What Bush is reading on his vacation
From the Los Angeles Times
Bush Salts His Summer With Eclectic Reading List
He is tackling three historical sagas while on
vacation, impressing even the authors.
By Warren Vieth
Times Staff Writer
August 16, 2005
CRAWFORD, Texas Gas prices are climbing, motorists
are fuming and President Bush is at his ranch with a
book about the history of salt.
There could be a connection.
According to the White House, one of three books Bush
chose to read on his five-week vacation is "Salt: A
World History" by Mark Kurlansky, who chronicled the
rise and fall of what once was considered the world's
most strategic commodity.
The other two books he reportedly brought to Crawford
are "Alexander II: The Last Great Tsar" by Edvard
Radzinsky and "The Great Influenza: The Epic Story of
the Deadliest Plague in History" by John M. Barry.
Bush, a former oil company chief, has not said why he
picked Kurlansky's 484-page saga. "The president
enjoys reading and learning about history," White
House spokeswoman Dana Perino said.
But the analogies between salt and oil are striking.
For most of recorded history, salt was synonymous with
wealth. It established trade routes and cities.
Adventurers searched for it. Merchants hoarded it.
Governments taxed it. Nations went to war over it.
More than four centuries ago, Queen Elizabeth I warned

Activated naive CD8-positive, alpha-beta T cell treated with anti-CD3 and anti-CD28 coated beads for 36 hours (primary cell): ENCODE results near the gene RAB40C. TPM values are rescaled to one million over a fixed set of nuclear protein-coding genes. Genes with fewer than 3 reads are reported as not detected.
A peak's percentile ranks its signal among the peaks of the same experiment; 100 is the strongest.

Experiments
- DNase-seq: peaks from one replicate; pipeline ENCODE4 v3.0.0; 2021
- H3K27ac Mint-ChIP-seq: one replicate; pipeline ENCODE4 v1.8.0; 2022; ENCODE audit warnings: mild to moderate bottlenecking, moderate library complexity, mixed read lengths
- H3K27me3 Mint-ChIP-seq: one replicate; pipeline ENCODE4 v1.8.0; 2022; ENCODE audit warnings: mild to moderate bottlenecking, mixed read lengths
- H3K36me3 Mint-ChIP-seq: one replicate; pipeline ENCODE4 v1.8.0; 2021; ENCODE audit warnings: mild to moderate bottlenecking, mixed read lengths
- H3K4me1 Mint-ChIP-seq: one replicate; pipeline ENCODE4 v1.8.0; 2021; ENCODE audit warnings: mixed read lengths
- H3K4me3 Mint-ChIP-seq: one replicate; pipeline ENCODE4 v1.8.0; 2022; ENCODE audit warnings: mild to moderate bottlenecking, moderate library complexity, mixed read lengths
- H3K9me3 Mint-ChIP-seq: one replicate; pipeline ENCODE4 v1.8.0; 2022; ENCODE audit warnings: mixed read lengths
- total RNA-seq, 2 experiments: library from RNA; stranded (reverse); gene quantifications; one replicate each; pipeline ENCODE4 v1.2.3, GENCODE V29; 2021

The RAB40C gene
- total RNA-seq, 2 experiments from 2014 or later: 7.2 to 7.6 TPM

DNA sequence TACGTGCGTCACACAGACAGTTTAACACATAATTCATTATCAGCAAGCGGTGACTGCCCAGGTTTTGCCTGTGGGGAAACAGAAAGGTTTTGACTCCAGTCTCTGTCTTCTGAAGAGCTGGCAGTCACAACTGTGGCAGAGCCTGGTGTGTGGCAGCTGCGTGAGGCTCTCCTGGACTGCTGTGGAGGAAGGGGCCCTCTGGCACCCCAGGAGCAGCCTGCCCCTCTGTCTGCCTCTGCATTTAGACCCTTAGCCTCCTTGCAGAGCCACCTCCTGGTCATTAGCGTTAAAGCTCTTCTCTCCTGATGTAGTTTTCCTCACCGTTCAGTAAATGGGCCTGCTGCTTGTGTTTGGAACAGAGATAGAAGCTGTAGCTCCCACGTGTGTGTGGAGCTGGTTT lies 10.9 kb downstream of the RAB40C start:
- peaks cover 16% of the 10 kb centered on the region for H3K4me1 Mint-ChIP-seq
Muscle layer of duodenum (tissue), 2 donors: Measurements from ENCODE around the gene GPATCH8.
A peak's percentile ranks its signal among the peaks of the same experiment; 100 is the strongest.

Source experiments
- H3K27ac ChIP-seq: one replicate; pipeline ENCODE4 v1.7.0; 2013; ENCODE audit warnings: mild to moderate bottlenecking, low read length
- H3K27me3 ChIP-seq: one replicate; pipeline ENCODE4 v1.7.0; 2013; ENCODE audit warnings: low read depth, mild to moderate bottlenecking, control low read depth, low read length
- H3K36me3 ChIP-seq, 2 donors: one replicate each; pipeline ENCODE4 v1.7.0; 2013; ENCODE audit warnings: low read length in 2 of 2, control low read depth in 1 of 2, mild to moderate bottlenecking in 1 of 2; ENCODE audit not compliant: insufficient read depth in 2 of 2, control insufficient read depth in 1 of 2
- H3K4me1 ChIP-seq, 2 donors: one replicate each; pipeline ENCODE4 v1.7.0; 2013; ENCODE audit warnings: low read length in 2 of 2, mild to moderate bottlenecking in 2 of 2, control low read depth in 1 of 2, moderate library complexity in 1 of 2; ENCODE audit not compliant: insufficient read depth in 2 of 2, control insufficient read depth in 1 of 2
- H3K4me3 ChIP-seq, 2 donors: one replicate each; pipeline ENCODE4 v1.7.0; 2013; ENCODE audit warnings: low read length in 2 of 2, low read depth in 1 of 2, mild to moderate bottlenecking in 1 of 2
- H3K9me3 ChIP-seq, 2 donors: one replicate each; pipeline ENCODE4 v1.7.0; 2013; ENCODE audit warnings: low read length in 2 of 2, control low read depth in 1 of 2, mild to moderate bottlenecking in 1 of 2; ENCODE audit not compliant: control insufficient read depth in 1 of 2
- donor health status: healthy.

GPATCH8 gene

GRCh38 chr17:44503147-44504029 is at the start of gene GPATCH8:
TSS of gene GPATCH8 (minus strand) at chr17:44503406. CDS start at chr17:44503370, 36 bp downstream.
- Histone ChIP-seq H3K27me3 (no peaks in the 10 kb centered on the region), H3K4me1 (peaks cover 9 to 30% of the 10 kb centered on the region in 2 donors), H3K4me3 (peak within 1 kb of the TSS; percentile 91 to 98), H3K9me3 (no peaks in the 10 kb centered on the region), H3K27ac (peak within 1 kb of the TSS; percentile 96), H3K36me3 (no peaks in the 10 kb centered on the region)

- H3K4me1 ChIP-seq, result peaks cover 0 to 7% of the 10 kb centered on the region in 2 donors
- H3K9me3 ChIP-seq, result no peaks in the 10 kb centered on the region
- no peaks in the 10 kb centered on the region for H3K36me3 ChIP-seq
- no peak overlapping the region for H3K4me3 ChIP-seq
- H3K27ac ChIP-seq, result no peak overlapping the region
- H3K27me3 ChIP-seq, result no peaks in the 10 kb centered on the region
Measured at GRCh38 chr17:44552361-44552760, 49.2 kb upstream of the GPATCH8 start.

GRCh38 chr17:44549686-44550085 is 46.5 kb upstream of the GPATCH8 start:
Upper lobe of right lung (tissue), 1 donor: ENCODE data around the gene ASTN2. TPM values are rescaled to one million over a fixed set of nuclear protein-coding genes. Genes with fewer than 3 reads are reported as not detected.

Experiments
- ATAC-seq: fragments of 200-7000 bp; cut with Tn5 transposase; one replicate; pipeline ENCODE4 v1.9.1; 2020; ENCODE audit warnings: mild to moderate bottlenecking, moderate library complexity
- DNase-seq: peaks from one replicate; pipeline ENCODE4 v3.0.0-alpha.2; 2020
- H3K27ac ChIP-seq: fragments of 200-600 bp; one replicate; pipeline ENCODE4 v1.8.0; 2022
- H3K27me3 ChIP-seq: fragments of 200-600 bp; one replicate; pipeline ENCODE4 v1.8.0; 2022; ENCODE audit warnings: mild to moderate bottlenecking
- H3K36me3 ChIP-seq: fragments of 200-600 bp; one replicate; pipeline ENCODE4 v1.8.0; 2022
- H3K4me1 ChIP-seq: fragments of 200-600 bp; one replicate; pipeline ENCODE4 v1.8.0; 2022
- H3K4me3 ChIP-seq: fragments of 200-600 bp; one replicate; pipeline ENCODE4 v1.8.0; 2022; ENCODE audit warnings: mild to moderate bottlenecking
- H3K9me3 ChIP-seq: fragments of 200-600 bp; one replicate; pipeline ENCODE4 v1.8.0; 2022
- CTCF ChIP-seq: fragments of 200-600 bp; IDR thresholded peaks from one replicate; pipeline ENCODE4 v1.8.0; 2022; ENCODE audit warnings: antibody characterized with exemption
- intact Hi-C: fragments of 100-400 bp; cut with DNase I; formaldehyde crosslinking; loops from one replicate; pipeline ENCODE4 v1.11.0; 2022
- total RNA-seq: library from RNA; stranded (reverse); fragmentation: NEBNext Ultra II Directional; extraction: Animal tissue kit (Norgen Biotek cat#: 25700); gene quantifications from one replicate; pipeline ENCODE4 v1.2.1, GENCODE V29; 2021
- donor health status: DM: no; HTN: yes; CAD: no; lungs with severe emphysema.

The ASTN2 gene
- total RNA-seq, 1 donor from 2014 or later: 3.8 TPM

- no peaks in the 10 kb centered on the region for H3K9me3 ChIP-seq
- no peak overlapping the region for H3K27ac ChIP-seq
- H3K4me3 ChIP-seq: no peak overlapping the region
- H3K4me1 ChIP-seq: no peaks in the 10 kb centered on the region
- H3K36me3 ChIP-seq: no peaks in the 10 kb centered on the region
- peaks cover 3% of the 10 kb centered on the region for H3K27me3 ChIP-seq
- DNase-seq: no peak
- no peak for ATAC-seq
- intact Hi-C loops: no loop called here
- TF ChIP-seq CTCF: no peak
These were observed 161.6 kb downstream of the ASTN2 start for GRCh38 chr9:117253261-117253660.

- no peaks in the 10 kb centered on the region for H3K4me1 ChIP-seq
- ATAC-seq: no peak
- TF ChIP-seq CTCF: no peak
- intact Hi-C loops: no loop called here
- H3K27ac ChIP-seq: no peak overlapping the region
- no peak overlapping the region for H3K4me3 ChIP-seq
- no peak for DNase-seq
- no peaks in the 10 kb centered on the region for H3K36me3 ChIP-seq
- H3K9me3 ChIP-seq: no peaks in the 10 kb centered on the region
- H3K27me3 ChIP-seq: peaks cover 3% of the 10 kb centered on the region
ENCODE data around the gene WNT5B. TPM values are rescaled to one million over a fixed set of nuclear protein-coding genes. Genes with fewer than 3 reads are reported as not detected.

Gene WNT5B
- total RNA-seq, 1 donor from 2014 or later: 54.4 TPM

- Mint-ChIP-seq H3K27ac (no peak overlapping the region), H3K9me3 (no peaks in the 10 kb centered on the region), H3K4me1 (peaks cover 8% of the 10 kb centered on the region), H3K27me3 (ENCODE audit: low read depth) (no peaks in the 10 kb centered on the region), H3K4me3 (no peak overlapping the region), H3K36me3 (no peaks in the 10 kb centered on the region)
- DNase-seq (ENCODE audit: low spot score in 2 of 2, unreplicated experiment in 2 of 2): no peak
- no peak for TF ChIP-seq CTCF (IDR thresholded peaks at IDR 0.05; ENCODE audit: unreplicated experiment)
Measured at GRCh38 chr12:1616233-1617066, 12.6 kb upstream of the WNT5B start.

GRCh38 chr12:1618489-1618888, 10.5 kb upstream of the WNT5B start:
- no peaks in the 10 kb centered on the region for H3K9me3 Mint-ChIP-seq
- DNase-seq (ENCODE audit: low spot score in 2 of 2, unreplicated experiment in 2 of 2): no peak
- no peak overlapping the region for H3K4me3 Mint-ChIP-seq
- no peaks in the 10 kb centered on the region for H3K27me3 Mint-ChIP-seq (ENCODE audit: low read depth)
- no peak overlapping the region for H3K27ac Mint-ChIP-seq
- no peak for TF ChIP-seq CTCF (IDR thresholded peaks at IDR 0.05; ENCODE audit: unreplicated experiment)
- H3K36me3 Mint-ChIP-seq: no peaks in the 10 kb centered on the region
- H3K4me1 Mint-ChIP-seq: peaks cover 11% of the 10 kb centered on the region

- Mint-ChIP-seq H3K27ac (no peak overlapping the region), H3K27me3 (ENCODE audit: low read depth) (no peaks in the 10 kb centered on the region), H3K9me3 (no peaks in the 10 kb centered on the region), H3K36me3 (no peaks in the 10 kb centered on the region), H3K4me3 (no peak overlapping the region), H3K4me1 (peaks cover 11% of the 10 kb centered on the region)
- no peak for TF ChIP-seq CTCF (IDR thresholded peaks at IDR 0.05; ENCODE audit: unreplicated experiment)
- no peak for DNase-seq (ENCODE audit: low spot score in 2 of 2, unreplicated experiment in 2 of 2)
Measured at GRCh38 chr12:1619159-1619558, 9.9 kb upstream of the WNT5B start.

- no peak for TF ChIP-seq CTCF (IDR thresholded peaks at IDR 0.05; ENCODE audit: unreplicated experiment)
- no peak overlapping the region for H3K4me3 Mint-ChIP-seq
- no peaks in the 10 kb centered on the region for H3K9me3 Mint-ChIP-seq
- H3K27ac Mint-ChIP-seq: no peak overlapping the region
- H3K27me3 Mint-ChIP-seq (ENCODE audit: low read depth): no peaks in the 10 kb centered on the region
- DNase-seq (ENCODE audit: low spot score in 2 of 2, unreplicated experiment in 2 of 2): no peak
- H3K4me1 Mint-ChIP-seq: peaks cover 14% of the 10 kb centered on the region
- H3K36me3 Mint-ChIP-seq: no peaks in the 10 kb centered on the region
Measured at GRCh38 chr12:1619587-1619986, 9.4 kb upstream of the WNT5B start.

of England's growing dependence on foreign salt.
France's salt tax, the gabelle, was one of the
grievances that gave rise to the Revolution of 1789.
Then, in the early 20th century, salt became
ubiquitous. Refrigeration reduced its value as a
preservative, and geological advances revealed its
"It seems very silly now, all of the struggles for
salt," Kurlansky said. "It's quite probable that some
day, people will read about our struggles for oil and
have the same reaction."
Kurlansky said he was surprised to hear that Bush had
taken his book to the ranch: "My first reaction was,
'Oh, he reads books?' "
The author said he was a "virulent Bush opponent" who
had given speeches denouncing the war in Iraq.
"What I find fascinating, and it's probably a positive
thing about the White House, is they don't seem to do
any research about the writers when they pick the
books," Kurlansky said.
Barry, author of "The Great Influenza," said that he
too had been a Bush critic. But his views have not
deterred the administration from seeking his advice on
the potential for another pandemic like the 1918
outbreak that claimed millions of lives worldwide.
Although Barry was not aware that the president
planned to read the book, he said he had been
consulting off and on with senior administration
officials since its release in February 2004. He had
lunch with Health and Human Services Secretary Mike
Leavitt two weeks ago.
The administration, Barry said, was investigating what
steps public officials could take to lessen the
severity of a flu pandemic. A central theme of Barry's
book is that the 1918 outbreak was exacerbated in
America by the government's attempts to minimize its
significance, partly to avoid undermining efforts to
prevail in World War I.
"One lesson is to absolutely take it seriously," Barry
said. "I'm not a great fan of the Bush administration,
but I think they are doing that. The Clinton